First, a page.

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A Practical Blueprint for Distribution

Whether you’re an experienced brewer getting ready to enter a new state, a startup packaging brewery looking to serve your home market, or a brewpub expanding to provide products to local retailers, you need a viable distribution plan. In recent years, individual brewers have deepened their understanding of industry dynamics in the heavily regulated beer distribution system. While many are effectively advocating reforms to accommodate new brewery business models, change occurs slowly in the political process. Those in business today who want to remain in business tomorrow need to deal with the existing realities of the marketplace. The following is a primer of common questions and answers related to distribution.

Read the full article, originally published in the March/April issue of The New Brewer.




Local Wholesaler-Retailer Dispute Has Federal Implications

On August 14, the U.S. District Court for the Southern District of Mississippi issued an opinion finding that state regulations bolstered one antitrust claim and hindered another in an ongoing dispute between a northern Mississippi convenience store chain, Major Mart, and an Anheuser-Busch InBev (ABI, a/k/a “Red Network”) distributor, Mitchell Distributing Company.

In Mississippi, by statute, like those of many other states, beer manufacturers must designate exclusive sales territories for each brand.  Mitchell holds the exclusive right to sell ABI brands to retailers in the counties in which Major Mart operates its 11 convenience stores.

The relationship between Mitchell and Major Mart started to break down in 2010, when Major Mart claimed that it was receiving inaccurate and confusing price information from Mitchell.  Major Mart asked Mitchell for compensation of lost profits due to the incorrect pricing information.  Mitchell denied the request, and Major Mart decided later to remove ABI displays and signs, lower the prices of competitors’ products, and reduce the cooler space allocated to ABI in some of its stores.  According to Major Mart’s complaint, Mitchell retaliated by (1) demanding shelving allocation that represented ABI’s market share of approximately 70 percent, (2) demanding price parity with competing products of ABI, (3) changing its deliveries to Major Mart stores to once a week so as to fill up Major Mart’s coolers and storerooms, leaving no room for competitor products and (4) delivering on Fridays so that Major Mart stores would not have cold beer on the “best selling day of the week.”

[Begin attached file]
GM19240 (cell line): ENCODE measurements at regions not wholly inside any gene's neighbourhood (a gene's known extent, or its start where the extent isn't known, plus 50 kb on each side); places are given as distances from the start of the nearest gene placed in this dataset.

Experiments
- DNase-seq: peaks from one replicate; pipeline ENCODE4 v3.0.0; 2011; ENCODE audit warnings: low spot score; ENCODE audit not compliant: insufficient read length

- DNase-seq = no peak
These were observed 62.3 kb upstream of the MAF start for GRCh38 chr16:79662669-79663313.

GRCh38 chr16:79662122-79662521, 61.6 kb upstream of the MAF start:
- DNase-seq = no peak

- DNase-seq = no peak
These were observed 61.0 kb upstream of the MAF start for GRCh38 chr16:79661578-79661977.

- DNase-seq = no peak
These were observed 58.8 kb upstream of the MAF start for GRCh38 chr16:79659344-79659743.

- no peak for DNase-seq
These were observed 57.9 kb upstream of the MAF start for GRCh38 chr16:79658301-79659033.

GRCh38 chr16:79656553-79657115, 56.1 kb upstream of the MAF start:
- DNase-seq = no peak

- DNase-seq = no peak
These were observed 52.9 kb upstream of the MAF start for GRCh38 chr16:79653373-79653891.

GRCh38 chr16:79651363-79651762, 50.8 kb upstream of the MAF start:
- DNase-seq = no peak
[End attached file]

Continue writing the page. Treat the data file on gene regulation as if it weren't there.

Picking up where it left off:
After litigation was first initiated, the parties reached a settlement in 2011, agreeing that Mitchell would increase its deliveries to at least twice per week and Major Mart would reconsider shelf space allocation and increase prices on competing brands of beers to the same price as ABI products.  This temporary resolution, however, failed when Major Mart did not reallocate its shelf space.  In response, Mitchell once again cut deliveries to one day per week and thereafter began to provide sales coupons and promotional giveaways exclusively to Major Mart’s competitors.  Major Mart also claimed that Mitchell delivered beer that was close to the end of its shelf-life, replaced fresher beer Major Mart had with older beer and missed deliveries during key dates, including July 4 and just as students were returning to college.  Eventually, Major Mart sued.

Major Mart alleged that Mitchell engaged in monopolization and attempted monopolization in violation of the Sherman Act and price discrimination in violation of the Robinson-Patman Act.  In response, Mitchell filed a motion for summary judgment asserting that the Sherman Act did not apply, as (1) Mitchell’s actions were immunized by the State Action Doctrine—the principle that the Sherman Act does not apply to states acting in their capacities as sovereigns—and (2) Mitchell’s actions, which occurred solely in Mississippi, did not affect interstate commerce—as required for Sherman Act jurisdiction.

Quickly discarding the State Action Doctrine assertion, the court noted that to qualify as a state’s action, conduct must be “undertaken pursuant to [...]

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